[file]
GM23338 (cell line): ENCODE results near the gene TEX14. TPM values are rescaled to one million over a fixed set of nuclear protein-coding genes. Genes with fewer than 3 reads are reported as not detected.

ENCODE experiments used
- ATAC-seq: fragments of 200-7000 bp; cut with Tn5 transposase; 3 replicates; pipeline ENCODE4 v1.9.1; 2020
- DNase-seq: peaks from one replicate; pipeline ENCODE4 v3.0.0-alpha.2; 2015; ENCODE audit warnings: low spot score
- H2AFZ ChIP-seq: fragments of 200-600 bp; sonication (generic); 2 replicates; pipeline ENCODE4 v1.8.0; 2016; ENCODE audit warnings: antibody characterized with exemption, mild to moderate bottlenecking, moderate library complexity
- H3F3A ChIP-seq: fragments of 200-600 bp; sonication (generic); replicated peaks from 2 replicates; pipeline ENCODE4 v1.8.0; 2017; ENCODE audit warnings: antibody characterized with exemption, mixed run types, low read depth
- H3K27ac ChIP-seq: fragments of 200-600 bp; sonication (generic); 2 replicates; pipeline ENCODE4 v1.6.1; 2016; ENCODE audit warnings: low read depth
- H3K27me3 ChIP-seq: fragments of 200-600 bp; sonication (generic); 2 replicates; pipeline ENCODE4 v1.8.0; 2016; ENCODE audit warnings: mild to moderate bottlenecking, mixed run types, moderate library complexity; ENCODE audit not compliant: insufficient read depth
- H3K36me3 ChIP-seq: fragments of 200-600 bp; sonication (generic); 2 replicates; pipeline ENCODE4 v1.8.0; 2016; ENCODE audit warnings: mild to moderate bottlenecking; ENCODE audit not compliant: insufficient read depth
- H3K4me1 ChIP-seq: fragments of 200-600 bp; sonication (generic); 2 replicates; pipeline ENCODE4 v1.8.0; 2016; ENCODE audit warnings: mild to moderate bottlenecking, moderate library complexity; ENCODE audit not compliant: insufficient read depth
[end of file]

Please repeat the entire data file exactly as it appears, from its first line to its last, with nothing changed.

GM23338 (cell line): ENCODE results near the gene TEX14. TPM values are rescaled to one million over a fixed set of nuclear protein-coding genes. Genes with fewer than 3 reads are reported as not detected.

ENCODE experiments used
- ATAC-seq: fragments of 200-7000 bp; cut with Tn5 transposase; 3 replicates; pipeline ENCODE4 v1.9.1; 2020
- DNase-seq: peaks from one replicate; pipeline ENCODE4 v3.0.0-alpha.2; 2015; ENCODE audit warnings: low spot score
- H2AFZ ChIP-seq: fragments of 200-600 bp; sonication (generic); 2 replicates; pipeline ENCODE4 v1.8.0; 2016; ENCODE audit warnings: antibody characterized with exemption, mild to moderate bottlenecking, moderate library complexity
- H3F3A ChIP-seq: fragments of 200-600 bp; sonication (generic); replicated peaks from 2 replicates; pipeline ENCODE4 v1.8.0; 2017; ENCODE audit warnings: antibody characterized with exemption, mixed run types, low read depth
- H3K27ac ChIP-seq: fragments of 200-600 bp; sonication (generic); 2 replicates; pipeline ENCODE4 v1.6.1; 2016; ENCODE audit warnings: low read depth
- H3K27me3 ChIP-seq: fragments of 200-600 bp; sonication (generic); 2 replicates; pipeline ENCODE4 v1.8.0; 2016; ENCODE audit warnings: mild to moderate bottlenecking, mixed run types, moderate library complexity; ENCODE audit not compliant: insufficient read depth
- H3K36me3 ChIP-seq: fragments of 200-600 bp; sonication (generic); 2 replicates; pipeline ENCODE4 v1.8.0; 2016; ENCODE audit warnings: mild to moderate bottlenecking; ENCODE audit not compliant: insufficient read depth
- H3K4me1 ChIP-seq: fragments of 200-600 bp; sonication (generic); 2 replicates; pipeline ENCODE4 v1.8.0; 2016; ENCODE audit warnings: mild to moderate bottlenecking, moderate library complexity; ENCODE audit not compliant: insufficient read depth